Wednesday, February 18, 2015

Who is in charge of your destiny

So recently I read this article and I was totally appalled. For those of you who do not want to read it, I will summarize it for you. The author is basically complaining that he is not revered, and has thus not prospered, despite being above 65% of people in his skills, knowledge and integrity. He attributes this to the fact that with the majority of people being mediocre (in a place he calls the safe middle – 40% to 60%), they prefer to expend their energy on ridiculing him and trying to pull him down to their level so as to feel good about themselves. He was prompted to cry out when @cobbo3, a person he thinks is enlightened and sophisticated, made some comments that seemed to suggest he agreed with the status the world accorded @TimKalyegira. The thing that really got me was when he claims he has been denied so many opportunities that others less talented or less educated or less innovative than him are getting.

I am a big fan of football and many times people have used the expression the table does not lie. This is in reference to the league table and the fact that every team deserves to be where they are in the table at that time. So that guy @TimKalyegira is suffering because he chose a certain path. Other people chose a different path and it worked out for them. He cannot seriously expect the rest of the world to lift a finger to make things work out for him just because they recognize his excellence. We are all trying to get ahead, so it is only logical that some of our actions in trying to get ahead end up pulling others down.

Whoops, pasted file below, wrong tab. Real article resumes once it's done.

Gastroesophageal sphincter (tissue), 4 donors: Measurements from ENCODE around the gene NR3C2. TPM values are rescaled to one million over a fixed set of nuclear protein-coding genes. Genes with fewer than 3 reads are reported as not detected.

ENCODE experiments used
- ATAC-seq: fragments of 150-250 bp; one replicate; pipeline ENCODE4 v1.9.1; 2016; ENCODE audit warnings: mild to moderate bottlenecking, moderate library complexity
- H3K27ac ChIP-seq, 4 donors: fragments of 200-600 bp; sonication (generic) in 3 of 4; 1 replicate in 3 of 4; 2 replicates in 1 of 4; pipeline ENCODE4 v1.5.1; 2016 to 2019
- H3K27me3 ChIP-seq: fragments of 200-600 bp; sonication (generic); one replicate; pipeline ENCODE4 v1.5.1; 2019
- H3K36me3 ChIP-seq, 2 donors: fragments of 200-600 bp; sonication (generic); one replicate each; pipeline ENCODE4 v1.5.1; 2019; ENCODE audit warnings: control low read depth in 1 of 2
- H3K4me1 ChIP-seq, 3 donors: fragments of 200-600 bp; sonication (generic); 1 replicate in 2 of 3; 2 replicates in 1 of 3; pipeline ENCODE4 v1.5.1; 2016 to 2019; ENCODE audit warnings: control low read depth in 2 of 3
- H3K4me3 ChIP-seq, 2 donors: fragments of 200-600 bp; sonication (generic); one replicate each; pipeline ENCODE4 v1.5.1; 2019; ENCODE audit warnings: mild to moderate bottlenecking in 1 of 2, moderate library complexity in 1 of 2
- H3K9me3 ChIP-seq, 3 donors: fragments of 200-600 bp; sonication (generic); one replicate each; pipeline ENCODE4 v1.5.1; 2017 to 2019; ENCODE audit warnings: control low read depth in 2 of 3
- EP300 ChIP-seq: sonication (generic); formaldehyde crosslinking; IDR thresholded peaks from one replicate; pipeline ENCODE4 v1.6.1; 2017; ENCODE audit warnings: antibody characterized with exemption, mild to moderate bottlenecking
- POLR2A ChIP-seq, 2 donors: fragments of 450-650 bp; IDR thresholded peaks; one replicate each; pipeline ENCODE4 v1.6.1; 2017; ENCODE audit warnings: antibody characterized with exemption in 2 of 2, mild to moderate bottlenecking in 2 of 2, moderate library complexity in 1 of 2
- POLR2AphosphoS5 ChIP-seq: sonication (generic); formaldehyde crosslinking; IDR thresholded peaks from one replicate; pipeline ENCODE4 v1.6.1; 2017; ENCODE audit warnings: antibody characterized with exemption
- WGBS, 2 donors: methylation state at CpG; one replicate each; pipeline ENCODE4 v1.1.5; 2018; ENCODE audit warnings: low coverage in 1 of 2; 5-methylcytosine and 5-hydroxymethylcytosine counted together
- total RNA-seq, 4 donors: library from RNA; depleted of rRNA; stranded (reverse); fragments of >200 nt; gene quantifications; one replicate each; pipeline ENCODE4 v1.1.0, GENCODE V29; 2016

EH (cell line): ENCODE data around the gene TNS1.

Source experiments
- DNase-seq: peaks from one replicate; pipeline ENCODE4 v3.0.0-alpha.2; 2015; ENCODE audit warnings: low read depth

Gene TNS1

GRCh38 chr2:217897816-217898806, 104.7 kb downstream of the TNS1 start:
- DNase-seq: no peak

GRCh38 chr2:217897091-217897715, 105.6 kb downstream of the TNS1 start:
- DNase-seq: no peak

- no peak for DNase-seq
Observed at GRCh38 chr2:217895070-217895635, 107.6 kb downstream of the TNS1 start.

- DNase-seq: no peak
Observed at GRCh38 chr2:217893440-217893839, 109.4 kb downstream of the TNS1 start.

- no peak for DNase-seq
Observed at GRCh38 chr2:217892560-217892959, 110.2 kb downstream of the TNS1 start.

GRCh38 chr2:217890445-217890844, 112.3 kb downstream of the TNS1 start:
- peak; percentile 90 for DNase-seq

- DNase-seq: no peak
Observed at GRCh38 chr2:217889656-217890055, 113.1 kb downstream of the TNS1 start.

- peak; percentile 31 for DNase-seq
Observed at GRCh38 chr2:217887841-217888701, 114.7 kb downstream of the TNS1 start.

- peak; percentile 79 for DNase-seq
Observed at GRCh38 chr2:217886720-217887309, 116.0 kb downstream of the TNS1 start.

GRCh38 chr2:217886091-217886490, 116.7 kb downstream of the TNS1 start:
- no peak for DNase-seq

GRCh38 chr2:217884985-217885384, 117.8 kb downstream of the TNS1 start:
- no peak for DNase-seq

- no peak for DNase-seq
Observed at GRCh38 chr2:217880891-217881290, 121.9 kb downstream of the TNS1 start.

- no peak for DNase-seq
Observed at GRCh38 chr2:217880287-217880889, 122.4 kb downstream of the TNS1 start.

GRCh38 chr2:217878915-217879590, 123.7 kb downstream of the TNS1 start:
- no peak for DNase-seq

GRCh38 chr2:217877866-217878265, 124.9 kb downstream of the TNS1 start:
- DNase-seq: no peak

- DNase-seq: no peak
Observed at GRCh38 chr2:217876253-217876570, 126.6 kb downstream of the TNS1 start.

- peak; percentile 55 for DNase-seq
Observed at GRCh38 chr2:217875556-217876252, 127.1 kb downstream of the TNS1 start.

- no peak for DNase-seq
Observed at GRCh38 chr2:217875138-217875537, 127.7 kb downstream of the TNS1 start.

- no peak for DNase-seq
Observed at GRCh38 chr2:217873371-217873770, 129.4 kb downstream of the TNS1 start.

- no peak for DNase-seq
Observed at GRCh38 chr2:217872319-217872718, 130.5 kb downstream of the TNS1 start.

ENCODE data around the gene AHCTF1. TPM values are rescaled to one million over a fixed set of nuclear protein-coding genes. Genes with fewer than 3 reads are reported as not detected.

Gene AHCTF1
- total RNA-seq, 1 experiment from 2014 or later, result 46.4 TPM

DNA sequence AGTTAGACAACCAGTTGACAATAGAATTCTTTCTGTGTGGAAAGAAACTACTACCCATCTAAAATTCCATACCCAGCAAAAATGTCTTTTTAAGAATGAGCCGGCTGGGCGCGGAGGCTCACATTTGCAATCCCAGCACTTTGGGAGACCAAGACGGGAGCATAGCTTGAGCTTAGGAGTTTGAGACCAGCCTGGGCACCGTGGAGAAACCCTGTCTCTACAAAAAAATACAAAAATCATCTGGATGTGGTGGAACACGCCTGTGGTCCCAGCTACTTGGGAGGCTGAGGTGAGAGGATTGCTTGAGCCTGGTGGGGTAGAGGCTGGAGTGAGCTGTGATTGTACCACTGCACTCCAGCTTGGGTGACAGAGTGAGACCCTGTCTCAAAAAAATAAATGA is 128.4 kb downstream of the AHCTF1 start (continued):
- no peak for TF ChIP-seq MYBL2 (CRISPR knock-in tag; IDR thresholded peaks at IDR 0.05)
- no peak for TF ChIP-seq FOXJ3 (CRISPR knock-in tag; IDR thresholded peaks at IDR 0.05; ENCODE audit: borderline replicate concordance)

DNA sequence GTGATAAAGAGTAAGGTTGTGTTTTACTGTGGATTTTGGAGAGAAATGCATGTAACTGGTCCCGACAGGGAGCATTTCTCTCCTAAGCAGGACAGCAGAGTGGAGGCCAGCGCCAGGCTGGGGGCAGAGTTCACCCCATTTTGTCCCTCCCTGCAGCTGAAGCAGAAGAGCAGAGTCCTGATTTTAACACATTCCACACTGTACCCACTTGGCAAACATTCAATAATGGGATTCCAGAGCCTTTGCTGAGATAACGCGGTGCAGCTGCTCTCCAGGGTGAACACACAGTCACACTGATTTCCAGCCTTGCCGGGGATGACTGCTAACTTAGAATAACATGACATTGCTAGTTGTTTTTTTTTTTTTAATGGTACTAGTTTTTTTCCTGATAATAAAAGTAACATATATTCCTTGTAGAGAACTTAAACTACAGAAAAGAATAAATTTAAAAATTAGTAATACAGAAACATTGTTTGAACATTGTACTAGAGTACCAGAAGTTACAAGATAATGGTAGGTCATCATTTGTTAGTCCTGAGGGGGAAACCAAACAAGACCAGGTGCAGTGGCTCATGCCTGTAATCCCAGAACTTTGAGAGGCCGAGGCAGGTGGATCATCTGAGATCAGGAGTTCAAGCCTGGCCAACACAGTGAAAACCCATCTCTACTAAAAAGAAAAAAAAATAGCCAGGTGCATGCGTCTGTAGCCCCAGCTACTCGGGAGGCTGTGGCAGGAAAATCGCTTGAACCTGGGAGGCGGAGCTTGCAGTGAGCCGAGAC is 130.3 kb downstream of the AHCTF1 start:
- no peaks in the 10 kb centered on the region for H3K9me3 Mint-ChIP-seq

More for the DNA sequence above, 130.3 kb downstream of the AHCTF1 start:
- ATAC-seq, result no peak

Think about a mid-table team. No real prospects of continental football and no danger of being relegated. According to @TimKalyegira, when that team plays a team fighting for the title, they should simply lay down and loose the game. If that team, because of a natural desire not to loose, actually goes ahead and wins that game or even just gets a draw (night mares of @CPFC vs @LFC in 2013/2014 season), then @TimKalyegira sees that as the mediocre hating on the exceptional.

I consider it the height of arrogance when people insinuate that the world owes them something. I think @TimKalyegira is being self-centered when he asserts that the world should accord him a status higher than where he finds himself. Rather than wait for the world to accord him status, I think @TimKalyegira should take inspiration from other exceptional people, like Steve Jobs and Albert Einstein, and actually take action that will force the world to accord him his desired status. Nearer to home, @KagutaMuseveni went to the bush to ensure he was where he felt he deserved to be (all that other stuff about doing it for the good of Ugandans is hogwash in my view).

We are all selfish beings. We all expend a lot of energy to get to selfish ends. The sooner we realize that our neighbor is just trying to make it better for himself, rather than worse for us, the sooner we shall adjust our strategies to create win-win situations that will make other people our engines, helping us to get to where we want to be; rather than our anchors, slowing us down.